Vss v V 'J J\iSi thousand • others cannot fit you if you
lsSZ^Z>*^&r hayt individual) form and desire style
. o»fv^~^^^^ in yoiir clothes. \u25a0 . * : . -1
V^ft^SlijSs/^ We make the suits : <£> -j r\ j'Z d» E? A
. that please r . . : . . 4JOU LO *J>vV r
7; 'ThGiTflilrir<s '* Ke » rn y street ~
Failure of. Pupils to Score at
•Track Meet Due to Poor
Boys Require Outlet for Energy
\u2666Which City Should Supply
to Prevent Evils
Continued from Page 1
baseball and football fields, more
shower baths, more swimming tanks,
arid it requires a- proper supervision
of them by men Interested in ath
letics and the physical development of
the city's young.
"Personally I do not think too much
attention can be paid to the physical
development of the city boy.
Surrounded by Temptation
"He Is surrounded with temptations,
and if he can not find a healthy, natural
outlet for his energy he is going to get
into mischief. The constant suppres
sion of athletics, or at least its ab
sence -from the life of the city boy,
drives him into pool parlors and billiard
halls, Into smoking cigarettes and all
the \u25a0 evils which naturally 1 ollowl
"The sectarian schools are sending
out men sound in mind as .well as in
body, and this should be the aim of the
public schools also. But, as I have said,
San Francisco has not, the facilities and
not having them, we must expect to. see
our boys beaten hopelessly when they
meet with, students of' schools In other
cities. Physical vitality should be
created In the city. It can be done and
is being done by the sectarian schools.
The defeat to the boys Is butter, but lta
sting may be eliminated ifthe parents
will see Its significance and work to
change conditions."
Defeat Is Humiliating
J. H. McCoy, a member of the play
ground commission, was equally em
phatic. : j - \
"It is certainly not pleasant for aSn
Francisco to acknowledge defeat at the
hands of places very,much smaller than
Itself, but I hope a lesson can be drawn
from it. The city ; boy, I think, has
more inducement to become Interested
In athletics than has the lad from the
country, for the reason that he can
form clubs and organizations and
thereby add to the physical work a
pleasing social feature.
"It is simple to place the cause of
the defeat of our boys — they need more
and larger playgrounds. The school
yards are inadequate, arid if the public
wishes to see a change it must pro
vide the proper facilities,"
Defends Boys' Development
Frank Morton, principal of the Low
ell high' school, was the only one who
maintained that the defeat did not
speak ill of the physical development
Of the.boys of San Francisco. \ ;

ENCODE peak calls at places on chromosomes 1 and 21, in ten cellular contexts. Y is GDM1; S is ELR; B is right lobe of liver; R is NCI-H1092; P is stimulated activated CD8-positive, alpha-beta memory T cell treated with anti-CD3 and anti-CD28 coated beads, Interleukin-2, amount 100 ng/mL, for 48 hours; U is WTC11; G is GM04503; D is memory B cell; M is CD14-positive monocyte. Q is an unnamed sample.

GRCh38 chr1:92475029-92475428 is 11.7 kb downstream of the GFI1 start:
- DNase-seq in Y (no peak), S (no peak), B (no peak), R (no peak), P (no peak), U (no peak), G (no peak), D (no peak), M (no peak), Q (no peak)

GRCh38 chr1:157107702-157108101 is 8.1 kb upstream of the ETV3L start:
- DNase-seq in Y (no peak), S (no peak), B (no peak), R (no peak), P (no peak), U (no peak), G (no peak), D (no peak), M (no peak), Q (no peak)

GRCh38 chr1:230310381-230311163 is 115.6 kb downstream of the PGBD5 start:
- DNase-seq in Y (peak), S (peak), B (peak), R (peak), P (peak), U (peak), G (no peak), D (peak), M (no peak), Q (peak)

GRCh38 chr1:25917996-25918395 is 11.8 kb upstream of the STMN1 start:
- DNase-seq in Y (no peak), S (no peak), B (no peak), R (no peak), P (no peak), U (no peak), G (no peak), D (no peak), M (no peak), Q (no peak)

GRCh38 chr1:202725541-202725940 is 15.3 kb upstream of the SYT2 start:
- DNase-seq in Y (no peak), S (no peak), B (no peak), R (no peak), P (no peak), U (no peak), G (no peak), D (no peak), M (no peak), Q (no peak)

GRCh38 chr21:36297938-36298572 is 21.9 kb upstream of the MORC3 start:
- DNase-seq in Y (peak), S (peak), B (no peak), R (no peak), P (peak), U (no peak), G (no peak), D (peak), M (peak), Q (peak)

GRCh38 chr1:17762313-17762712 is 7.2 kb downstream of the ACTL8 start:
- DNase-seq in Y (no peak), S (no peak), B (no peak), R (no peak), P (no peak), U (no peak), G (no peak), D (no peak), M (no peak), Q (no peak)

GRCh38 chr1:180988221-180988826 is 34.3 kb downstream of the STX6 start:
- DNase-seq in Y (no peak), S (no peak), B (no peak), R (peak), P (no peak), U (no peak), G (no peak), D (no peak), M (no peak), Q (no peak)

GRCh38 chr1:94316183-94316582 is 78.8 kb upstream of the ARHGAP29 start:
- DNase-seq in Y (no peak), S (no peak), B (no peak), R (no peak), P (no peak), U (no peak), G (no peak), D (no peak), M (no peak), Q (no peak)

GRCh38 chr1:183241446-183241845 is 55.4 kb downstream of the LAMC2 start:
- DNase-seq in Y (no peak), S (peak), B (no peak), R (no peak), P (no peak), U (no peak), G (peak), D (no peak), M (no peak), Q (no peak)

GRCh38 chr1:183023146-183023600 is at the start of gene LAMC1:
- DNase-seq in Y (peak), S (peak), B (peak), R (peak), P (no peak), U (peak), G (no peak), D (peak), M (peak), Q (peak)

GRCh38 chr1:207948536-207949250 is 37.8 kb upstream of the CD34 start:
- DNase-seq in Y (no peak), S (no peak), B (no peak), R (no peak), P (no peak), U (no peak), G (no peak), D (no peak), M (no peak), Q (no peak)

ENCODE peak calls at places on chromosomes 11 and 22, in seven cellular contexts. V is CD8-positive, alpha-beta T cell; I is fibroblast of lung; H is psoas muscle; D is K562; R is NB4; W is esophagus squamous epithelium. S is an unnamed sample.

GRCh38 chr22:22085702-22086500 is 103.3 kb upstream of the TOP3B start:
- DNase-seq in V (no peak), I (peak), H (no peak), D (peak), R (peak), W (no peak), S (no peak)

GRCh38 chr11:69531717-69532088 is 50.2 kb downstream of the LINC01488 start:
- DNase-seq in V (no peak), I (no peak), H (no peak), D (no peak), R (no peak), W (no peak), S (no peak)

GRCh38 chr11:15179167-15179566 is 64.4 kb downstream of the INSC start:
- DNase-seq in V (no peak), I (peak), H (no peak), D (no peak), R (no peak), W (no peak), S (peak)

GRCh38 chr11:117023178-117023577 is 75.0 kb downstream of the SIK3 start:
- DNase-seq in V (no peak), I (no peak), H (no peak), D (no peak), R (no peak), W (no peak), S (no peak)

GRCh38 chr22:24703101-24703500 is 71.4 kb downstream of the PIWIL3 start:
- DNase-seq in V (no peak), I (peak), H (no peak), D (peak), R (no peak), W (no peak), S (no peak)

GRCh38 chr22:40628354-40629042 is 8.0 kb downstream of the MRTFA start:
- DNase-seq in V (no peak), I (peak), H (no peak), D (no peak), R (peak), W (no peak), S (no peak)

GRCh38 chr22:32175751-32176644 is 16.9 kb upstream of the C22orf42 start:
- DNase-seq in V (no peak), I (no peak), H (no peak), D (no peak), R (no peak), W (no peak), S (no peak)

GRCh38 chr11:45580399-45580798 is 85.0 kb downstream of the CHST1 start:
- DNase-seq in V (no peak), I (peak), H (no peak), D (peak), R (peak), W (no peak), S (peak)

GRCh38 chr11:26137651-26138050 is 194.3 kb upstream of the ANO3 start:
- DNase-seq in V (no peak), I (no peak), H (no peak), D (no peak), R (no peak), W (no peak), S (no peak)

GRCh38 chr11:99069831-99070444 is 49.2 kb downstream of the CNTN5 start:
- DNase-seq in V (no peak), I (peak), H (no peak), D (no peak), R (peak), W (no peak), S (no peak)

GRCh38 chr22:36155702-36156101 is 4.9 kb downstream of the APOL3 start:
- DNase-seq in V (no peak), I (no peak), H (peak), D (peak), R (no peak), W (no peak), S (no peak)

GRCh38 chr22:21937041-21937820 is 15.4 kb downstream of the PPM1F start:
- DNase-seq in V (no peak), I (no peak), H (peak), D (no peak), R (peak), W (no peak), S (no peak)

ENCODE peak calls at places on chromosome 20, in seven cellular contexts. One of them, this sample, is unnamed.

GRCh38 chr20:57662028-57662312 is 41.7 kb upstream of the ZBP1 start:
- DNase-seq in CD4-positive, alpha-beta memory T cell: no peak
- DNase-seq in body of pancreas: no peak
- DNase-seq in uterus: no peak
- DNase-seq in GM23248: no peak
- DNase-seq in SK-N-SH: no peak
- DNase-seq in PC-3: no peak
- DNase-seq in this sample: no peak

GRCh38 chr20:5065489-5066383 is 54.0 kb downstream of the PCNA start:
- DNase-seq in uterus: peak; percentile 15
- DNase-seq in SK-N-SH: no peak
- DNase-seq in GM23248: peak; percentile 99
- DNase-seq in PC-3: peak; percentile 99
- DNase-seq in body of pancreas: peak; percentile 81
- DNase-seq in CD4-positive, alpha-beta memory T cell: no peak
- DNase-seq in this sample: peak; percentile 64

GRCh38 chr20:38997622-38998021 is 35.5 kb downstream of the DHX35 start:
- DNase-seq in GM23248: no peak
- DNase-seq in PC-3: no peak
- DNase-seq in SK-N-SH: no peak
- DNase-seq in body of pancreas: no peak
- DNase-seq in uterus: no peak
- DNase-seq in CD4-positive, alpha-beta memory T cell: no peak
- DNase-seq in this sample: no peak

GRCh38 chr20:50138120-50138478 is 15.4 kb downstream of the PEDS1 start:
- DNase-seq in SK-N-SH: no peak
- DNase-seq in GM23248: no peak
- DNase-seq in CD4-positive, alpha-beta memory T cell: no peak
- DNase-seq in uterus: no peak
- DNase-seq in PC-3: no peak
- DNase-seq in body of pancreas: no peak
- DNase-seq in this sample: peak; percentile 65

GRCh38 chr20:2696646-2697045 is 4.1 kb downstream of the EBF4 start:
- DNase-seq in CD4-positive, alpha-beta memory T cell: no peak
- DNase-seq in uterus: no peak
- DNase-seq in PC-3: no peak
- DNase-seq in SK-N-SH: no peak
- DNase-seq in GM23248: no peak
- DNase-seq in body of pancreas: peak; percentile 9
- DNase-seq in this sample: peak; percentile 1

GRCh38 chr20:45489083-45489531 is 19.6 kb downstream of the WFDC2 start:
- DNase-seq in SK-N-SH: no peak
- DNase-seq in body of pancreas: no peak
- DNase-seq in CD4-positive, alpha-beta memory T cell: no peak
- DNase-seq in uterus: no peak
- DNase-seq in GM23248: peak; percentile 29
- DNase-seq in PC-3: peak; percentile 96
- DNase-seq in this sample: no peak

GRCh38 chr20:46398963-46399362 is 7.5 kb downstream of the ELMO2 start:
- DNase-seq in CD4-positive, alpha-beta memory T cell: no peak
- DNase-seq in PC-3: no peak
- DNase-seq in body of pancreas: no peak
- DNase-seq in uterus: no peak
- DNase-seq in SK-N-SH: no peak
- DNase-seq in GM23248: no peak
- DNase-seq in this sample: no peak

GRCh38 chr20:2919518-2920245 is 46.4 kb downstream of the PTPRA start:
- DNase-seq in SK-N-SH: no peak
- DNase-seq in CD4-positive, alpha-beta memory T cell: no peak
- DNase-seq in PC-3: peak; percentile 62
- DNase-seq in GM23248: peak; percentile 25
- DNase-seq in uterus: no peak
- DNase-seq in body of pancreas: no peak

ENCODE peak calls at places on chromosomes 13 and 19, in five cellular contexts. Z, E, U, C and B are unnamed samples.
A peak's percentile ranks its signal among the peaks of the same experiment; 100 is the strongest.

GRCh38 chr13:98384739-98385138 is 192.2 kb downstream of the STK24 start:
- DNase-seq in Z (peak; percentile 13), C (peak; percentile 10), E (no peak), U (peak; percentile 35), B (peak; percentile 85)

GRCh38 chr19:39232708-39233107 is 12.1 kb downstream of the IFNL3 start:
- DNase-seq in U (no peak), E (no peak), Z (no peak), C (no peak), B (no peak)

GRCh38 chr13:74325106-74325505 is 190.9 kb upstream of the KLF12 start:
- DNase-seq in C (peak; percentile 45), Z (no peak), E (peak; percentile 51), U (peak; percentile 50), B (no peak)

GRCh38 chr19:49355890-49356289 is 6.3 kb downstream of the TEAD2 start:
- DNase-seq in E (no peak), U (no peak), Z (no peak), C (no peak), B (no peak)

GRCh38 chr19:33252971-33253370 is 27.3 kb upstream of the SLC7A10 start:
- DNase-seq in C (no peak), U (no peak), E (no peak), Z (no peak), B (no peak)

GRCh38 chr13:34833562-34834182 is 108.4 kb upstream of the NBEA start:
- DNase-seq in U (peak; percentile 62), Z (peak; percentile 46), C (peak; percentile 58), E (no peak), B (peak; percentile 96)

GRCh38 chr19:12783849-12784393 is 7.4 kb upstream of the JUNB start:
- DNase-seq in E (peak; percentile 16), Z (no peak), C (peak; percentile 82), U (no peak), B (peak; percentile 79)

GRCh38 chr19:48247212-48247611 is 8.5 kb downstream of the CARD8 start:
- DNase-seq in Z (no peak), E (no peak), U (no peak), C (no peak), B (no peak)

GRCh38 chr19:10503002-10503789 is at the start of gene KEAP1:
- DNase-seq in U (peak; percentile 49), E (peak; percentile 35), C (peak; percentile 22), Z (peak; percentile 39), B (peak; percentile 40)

, "The average of the city and country
boy is. about the same,*"', he said, "and
the. scores at the Stanford track meet
are not to be taken as pointing to the
contrary. The fact is that some schools
have a few students, orie or two, who
surpass the others, and by the system
of scoring the successes of the one or
two win their school the points. It
does not mean that the athletic aver
; age of the one is better than any
other; it means merely that one school
has one or two boys who excel the
Children Cry for Space >
In s'orrie of the schools the students
are not allowed the use of the meager
school yard after school hours. Until
a few years ago the lack of space was
; not felt, but the vast amount of build
ing which followed the fire drove out,
among, other things, the corner lot
baseball fields and football grounds
which the youngsters had been using
from time immemorial.
The vacant places - have gradually
been filled, and youthdom of the city
has been forced back . further and
further until now ;it , scarce knows
where to; turn in order to stretch its
growing limbs. .
"An instance of this is the parking at
Seventh and Harrison streets, which
before .the fire was supplied with bars,
bridges, 1 ladders and other gymnastic
apparatus for the use of the children.
Now it is lawns and flower, beds,. which,
while pretty, are not satisfying to chil
dren. Each succeeding memta , since
the fire has seen the "space beopming
more and more limited. Now the cry
of the children is for space, for play
grounds and a chance so that the next
meet they will go forth and wipe the
face .of the earth with their compet
itors, v
| Californians on Travels |
KEW YORK, April 21.— Californiana are
rejrlstercd Here as follows: " ' " ' • • .
From San Francisco — W. -M. Crouse, Hotel
Bristol: E.R. Halpern, Hotel Albany: H.VM.
Jloy t, Parli : Ayenue hotel ; O. Olace, Klngr . Ed
ward hotel; A. L. Pratt, Hotel Gerard; Miss F.
Cndlford, Cadillac; Mis? B. McCarthy, Hotel
Cadillac; CO. Swanberg, Cadillac: .Mrs. Coch
ran, Grand Union; J. Hamilton, Hotel Hermit
age; C. ' A. Hitchcock, Astor house; J. Magennis,
Hotel Hermitage; P. Rieeer. Park Avenue
hotel; F. O. Haserdy, Hotel' Hermitage; A. L.
Beebe, Hotel Breslln; Mrs. M. A. 'Brown,
Grand-hotel; W. Clcary, Murray Hill; -1,. P.
Katon, Grand hotel; Miss Credlford, Hotel York:
C. J. Wetmore. Mrs. J. 8.-de Saul. Hotel Bres
lln;:Mrs. B. McCarthy. Hotel-Y ork. \u25a0\u25a0\u25a0\u25a0'-:
Ix>s Angeles— J. E. Haydent. 'Mrs. J. E. Hay
dent; Hotel Wellington; B.* P. Ingham, Herald
Square; Mrs. It. Manion. King Edward; Misa
A. J. Corker, Grand Union; C. -H.-Daly, Astor
house; E. T. Earl. Mrs. Earl, Hotel Plaza;, W.
Warner. Holland house; G. A: Julan, Cadillac;
H. P. Liep, Plaza; Mrs. G. A. Julan, Cadillac;
Mlas.M. K. Curran, M.-Machugh, Broadway Cen
tral.'^ •\u25a0; ".-.-, \u25a0 . . ' :; '; .:: ,» :- ... \u25a0 \u25a0.-.,
: San Jose-^T. W. Chllton;; Herald Square.'